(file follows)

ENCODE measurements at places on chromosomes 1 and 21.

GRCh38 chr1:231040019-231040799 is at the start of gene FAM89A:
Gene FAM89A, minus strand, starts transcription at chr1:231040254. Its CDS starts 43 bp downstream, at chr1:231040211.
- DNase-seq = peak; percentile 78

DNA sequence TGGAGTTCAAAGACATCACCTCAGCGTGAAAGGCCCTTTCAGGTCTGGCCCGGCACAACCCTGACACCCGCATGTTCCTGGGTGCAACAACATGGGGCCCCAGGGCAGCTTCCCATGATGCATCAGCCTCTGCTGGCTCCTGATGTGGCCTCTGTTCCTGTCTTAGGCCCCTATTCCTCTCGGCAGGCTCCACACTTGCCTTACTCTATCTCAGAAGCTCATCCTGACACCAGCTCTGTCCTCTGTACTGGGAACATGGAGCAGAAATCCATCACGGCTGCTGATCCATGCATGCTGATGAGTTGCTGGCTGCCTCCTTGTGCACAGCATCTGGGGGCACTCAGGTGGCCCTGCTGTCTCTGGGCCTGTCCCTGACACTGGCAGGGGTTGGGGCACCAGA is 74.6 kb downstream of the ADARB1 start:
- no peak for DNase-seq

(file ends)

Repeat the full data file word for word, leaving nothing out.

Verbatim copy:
ENCODE measurements at places on chromosomes 1 and 21.

GRCh38 chr1:231040019-231040799 is at the start of gene FAM89A:
Gene FAM89A, minus strand, starts transcription at chr1:231040254. Its CDS starts 43 bp downstream, at chr1:231040211.
- DNase-seq = peak; percentile 78

DNA sequence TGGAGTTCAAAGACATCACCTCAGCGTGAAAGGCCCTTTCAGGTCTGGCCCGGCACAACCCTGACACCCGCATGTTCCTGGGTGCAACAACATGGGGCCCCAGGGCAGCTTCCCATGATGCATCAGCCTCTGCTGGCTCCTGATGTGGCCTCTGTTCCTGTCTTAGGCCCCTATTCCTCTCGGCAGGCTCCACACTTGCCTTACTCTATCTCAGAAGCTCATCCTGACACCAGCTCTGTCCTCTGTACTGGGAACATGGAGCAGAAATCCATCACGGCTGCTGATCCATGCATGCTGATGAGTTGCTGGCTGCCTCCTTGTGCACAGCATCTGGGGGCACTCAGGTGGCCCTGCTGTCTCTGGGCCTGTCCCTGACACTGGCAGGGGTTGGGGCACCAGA is 74.6 kb downstream of the ADARB1 start:
- no peak for DNase-seq